2. SqlQuery
  3. CreateCommand/ExecuteReader

ExecuteSqlCommand

This executes a given DDL/DML command. This can be executed when no result set needs to be returned.

Return code

Return code does not require any explicit output parameter to be used in the SP. However, while calling from EF, it should be treated as an output parameter by specifying the direction for the parameter.

SqlParameter returnCode = new SqlParameter("@ReturnCode", SqlDbType.Int);
returnCode.Direction = ParameterDirection.Output;

Db.Database.ExecuteSqlCommand("exec @ReturnCode = [SpReturnCode] ", returnCode);
var returnCodeValue = (int)returnCode.Value;

Output Parameter

For each of the output parameters, we need to declare an output parameter in EF matching the appropriate data type.

SqlParameter inputParam = new SqlParameter("@InputValue", SqlDbType.Int);
inputParam.Direction = ParameterDirection.Input;

SqlParameter outputParam = new SqlParameter("@OutputValue ", SqlDbType.Int);
outputParam.Direction = ParameterDirection.Output;

Db.Database.ExecuteSqlCommand("[SpOutputParameter] @InputValue, @OutputValue OUT", inputParam, outputParam);
var returnValue = (int)outputParam.Value;

SqlQuery

SqlQuery is usually used when SP returns a single result set. However, it can return any data type including primitive types – not necessarily only entity type. If the SP returns multiple result sets, it will only get the first one. However, the complete execution of the entire SP does happen.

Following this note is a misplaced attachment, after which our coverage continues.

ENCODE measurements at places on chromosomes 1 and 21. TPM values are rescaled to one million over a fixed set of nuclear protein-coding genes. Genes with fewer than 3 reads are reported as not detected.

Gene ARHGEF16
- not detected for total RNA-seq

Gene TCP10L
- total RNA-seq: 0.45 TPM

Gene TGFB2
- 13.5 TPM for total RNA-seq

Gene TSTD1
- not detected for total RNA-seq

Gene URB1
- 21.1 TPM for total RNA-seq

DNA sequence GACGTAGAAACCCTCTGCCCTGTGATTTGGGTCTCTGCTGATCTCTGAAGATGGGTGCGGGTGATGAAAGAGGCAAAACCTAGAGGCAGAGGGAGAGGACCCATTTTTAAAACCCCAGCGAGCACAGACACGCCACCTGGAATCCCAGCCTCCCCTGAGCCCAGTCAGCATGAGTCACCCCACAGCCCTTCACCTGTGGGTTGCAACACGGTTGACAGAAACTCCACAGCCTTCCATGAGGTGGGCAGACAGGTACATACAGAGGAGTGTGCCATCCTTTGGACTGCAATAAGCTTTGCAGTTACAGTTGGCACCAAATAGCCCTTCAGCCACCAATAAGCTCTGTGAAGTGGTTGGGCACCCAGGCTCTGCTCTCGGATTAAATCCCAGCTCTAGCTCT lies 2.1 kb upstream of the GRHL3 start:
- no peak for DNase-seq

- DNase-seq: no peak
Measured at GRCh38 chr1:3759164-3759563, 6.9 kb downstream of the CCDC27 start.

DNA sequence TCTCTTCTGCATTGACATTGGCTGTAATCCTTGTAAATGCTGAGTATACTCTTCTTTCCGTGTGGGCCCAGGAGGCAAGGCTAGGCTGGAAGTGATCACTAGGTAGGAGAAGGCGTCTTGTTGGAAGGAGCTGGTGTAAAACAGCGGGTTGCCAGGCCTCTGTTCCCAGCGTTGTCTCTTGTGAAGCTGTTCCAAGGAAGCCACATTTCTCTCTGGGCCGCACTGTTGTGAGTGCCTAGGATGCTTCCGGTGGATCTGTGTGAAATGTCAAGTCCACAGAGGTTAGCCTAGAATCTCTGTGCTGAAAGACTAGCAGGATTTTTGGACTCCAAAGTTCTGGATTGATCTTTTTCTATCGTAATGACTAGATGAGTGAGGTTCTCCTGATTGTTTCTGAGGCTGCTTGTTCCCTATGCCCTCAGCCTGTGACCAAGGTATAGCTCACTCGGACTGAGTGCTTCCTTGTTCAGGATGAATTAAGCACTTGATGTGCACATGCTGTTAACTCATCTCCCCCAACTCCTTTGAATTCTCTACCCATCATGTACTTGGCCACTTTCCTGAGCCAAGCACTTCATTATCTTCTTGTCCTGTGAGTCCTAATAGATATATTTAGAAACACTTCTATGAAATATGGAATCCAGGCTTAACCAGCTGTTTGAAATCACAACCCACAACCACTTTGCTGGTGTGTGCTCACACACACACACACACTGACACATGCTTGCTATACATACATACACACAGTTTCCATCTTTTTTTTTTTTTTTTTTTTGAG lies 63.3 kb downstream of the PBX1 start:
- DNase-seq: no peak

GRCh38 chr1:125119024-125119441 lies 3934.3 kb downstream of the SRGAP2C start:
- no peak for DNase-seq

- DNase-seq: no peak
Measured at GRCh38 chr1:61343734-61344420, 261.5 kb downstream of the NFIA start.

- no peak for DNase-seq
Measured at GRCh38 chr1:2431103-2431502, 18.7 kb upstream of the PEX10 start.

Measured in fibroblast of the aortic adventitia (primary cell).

public class SuccessSet
{
  public int Success { get; set; }
}

var result = Db.Database.SqlQuery("[SpSingleResultSet]").ToList();

CreateCommand/ExecuteReader

When multiple result sets to be returned this method can be used. We need to use IObjectContextAdapter interface that makes use explicit interface implementation.

Db.Database.Initialize(force: false);
var cmd = Db.Database.Connection.CreateCommand();
cmd.CommandText = "[SpMultipleResultSetSameSchema]";

Db.Database.Connection.Open();

var reader = cmd.ExecuteReader();
var employees =
  ((System.Data.Entity.Infrastructure.IObjectContextAdapter)Db)
    .ObjectContext
    .Translate<Employee>(reader, "Employee", System.Data.Entity.Core.Objects.MergeOption.AppendOnly);

foreach (var employee in employees)
  Console.WriteLine(employee. Name);

While(!reader.NextResult())
{
  employees =
    ((System.Data.Entity.Infrastructure.IObjectContextAdapter)Db)
    .ObjectContext
    .Translate<Employee>(reader, "Employee", System.Data.Entity.Core.Objects.MergeOption.AppendOnly);

  foreach (var employee in employees)
    Console.WriteLine(employee. Name);
}

Db.GetDatabase().Connection.Close();

When result set is not in DbContext, slight modification is required.

var successSets =
  ((System.Data.Entity.Infrastructure.IObjectContextAdapter)Db)